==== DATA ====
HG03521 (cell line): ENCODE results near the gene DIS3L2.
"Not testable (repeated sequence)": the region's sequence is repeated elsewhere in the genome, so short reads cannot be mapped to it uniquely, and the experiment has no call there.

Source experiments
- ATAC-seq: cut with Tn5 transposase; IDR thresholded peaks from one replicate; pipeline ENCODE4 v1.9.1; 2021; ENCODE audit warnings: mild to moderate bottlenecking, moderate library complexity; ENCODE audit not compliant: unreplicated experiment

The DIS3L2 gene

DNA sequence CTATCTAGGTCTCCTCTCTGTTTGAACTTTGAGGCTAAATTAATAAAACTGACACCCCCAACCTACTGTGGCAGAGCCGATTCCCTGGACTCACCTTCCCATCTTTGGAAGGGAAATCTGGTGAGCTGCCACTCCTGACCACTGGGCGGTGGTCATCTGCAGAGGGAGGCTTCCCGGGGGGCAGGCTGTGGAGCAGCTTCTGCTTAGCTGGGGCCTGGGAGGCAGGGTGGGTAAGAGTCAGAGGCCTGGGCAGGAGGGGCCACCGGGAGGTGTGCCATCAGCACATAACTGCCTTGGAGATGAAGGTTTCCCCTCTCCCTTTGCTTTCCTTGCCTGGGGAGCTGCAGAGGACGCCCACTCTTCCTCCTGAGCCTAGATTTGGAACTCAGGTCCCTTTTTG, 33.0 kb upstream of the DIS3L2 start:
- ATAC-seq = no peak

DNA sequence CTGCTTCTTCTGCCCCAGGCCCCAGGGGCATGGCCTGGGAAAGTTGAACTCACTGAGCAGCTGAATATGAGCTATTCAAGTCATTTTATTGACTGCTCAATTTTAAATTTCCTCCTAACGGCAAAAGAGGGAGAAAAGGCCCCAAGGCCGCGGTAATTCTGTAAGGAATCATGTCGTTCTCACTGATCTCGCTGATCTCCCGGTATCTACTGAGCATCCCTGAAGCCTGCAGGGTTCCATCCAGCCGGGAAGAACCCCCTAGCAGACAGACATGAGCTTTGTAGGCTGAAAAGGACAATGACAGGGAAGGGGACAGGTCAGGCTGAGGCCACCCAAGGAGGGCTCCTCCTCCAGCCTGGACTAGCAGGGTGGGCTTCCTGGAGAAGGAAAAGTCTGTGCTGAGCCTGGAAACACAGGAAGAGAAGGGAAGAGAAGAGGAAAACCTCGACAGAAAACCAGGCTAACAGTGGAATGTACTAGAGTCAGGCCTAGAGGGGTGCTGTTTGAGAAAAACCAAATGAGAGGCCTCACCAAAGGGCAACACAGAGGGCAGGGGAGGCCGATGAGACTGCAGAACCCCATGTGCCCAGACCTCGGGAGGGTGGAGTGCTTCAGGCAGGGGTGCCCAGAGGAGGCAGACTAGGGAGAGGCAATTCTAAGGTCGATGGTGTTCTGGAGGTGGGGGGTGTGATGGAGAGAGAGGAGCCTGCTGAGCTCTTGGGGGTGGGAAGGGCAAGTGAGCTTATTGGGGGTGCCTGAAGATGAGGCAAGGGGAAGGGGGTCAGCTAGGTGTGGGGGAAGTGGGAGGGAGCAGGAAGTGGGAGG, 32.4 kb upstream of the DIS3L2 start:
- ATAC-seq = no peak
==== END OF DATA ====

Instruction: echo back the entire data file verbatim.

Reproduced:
HG03521 (cell line): ENCODE results near the gene DIS3L2.
"Not testable (repeated sequence)": the region's sequence is repeated elsewhere in the genome, so short reads cannot be mapped to it uniquely, and the experiment has no call there.

Source experiments
- ATAC-seq: cut with Tn5 transposase; IDR thresholded peaks from one replicate; pipeline ENCODE4 v1.9.1; 2021; ENCODE audit warnings: mild to moderate bottlenecking, moderate library complexity; ENCODE audit not compliant: unreplicated experiment

The DIS3L2 gene

DNA sequence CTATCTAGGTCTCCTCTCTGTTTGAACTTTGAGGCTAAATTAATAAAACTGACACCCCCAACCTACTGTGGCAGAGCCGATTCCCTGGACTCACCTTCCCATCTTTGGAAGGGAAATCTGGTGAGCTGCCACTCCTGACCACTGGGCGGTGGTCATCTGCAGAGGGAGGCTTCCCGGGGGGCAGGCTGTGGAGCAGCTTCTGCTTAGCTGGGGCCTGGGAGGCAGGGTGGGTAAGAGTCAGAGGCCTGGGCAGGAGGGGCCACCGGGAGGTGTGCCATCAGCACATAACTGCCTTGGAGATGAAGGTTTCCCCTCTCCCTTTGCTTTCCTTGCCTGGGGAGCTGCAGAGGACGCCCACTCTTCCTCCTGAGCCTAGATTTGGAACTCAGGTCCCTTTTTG, 33.0 kb upstream of the DIS3L2 start:
- ATAC-seq = no peak

DNA sequence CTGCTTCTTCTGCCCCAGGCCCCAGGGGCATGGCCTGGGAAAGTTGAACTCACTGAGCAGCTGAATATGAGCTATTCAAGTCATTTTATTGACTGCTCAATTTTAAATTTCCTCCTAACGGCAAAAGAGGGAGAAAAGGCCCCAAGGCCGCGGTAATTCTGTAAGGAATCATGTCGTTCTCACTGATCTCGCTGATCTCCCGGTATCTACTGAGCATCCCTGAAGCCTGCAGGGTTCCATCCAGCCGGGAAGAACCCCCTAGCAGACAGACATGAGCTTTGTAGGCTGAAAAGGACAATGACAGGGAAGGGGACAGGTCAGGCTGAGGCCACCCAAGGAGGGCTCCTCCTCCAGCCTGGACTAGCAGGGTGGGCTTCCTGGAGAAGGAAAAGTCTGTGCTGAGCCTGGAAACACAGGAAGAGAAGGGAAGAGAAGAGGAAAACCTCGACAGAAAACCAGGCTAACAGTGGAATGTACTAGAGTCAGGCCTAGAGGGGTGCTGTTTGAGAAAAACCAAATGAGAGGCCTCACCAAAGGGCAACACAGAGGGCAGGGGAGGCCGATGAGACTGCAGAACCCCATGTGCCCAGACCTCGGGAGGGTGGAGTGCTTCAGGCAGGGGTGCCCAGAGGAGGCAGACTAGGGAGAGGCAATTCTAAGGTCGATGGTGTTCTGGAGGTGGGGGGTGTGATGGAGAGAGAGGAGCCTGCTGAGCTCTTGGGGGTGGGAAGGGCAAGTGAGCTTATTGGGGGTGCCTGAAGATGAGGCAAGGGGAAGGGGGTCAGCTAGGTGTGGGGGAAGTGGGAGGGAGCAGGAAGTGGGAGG, 32.4 kb upstream of the DIS3L2 start:
- ATAC-seq = no peak